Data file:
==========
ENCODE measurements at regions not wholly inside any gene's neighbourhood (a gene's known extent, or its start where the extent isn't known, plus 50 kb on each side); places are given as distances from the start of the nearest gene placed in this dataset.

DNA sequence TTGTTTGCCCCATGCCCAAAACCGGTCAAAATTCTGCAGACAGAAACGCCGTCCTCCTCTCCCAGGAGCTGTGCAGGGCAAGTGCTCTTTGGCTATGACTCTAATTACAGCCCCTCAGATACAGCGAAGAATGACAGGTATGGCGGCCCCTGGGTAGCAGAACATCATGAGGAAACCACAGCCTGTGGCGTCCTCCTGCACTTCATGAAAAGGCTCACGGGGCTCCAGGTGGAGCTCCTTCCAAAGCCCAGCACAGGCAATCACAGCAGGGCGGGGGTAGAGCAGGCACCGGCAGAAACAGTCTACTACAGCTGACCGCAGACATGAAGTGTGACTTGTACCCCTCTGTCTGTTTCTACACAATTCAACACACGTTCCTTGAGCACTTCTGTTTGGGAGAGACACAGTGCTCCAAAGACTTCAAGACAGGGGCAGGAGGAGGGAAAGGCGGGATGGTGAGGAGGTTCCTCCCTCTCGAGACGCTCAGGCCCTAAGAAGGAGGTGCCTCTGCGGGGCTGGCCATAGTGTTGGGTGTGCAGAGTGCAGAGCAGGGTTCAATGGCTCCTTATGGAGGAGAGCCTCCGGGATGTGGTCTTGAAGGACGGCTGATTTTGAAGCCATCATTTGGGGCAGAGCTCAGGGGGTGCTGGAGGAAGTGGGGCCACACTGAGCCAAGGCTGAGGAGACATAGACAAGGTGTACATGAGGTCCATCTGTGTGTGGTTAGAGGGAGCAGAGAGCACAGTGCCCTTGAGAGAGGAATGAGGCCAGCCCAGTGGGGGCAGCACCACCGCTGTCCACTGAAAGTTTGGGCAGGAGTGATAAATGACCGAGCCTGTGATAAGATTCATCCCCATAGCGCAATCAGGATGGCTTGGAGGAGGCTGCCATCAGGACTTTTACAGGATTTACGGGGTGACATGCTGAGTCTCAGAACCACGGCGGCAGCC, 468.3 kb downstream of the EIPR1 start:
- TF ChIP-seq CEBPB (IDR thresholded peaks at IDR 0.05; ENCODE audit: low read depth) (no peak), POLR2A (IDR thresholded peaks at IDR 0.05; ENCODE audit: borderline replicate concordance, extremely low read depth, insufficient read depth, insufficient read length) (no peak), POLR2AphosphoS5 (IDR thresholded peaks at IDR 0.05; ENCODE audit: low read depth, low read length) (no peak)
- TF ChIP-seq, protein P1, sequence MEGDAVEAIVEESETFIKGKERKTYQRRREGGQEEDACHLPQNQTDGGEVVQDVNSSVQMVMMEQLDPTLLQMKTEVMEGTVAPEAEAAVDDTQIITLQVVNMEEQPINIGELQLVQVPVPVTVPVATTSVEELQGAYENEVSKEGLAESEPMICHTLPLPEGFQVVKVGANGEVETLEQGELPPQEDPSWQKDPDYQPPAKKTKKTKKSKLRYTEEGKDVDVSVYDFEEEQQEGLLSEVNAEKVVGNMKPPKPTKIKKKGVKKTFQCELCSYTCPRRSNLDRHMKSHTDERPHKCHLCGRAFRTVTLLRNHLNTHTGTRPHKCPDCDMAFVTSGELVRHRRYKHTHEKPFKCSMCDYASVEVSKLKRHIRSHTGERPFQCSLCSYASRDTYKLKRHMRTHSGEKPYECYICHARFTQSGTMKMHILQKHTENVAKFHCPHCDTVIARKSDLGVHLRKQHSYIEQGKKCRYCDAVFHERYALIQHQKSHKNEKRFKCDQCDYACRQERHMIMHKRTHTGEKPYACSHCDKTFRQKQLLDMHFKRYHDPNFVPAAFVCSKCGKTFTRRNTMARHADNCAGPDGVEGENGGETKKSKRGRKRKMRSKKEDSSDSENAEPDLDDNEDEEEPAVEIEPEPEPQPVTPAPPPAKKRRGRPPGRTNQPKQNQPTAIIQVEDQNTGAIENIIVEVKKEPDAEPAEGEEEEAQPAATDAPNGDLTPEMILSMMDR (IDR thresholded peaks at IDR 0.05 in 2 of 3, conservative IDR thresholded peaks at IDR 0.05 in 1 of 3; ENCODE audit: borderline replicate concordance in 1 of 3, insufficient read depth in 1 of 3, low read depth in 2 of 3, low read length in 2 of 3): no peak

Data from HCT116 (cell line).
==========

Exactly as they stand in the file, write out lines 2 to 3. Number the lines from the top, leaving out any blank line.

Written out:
DNA sequence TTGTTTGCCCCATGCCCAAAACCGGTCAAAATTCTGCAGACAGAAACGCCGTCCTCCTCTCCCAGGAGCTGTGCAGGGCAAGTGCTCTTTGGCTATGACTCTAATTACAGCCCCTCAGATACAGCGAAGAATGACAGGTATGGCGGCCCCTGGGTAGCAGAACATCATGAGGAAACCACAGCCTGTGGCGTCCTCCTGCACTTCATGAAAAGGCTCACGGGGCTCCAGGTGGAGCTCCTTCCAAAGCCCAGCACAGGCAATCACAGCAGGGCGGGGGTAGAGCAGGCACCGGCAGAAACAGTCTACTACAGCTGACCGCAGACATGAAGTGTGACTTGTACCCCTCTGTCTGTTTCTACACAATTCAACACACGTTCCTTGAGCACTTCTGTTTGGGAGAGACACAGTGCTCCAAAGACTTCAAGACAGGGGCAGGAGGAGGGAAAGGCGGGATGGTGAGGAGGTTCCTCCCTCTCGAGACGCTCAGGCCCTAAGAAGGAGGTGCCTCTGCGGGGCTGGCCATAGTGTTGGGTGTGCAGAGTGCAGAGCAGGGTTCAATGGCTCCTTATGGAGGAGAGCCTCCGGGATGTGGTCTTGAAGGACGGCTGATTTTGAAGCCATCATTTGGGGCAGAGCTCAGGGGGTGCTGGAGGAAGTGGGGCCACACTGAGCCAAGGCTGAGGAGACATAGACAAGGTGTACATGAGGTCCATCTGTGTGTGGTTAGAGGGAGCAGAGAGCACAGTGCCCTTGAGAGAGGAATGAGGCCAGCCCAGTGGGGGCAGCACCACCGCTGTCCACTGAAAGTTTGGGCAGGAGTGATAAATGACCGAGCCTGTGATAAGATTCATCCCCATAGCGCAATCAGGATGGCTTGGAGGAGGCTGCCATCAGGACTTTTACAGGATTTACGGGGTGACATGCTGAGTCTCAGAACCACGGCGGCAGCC, 468.3 kb downstream of the EIPR1 start:
- TF ChIP-seq CEBPB (IDR thresholded peaks at IDR 0.05; ENCODE audit: low read depth) (no peak), POLR2A (IDR thresholded peaks at IDR 0.05; ENCODE audit: borderline replicate concordance, extremely low read depth, insufficient read depth, insufficient read length) (no peak), POLR2AphosphoS5 (IDR thresholded peaks at IDR 0.05; ENCODE audit: low read depth, low read length) (no peak)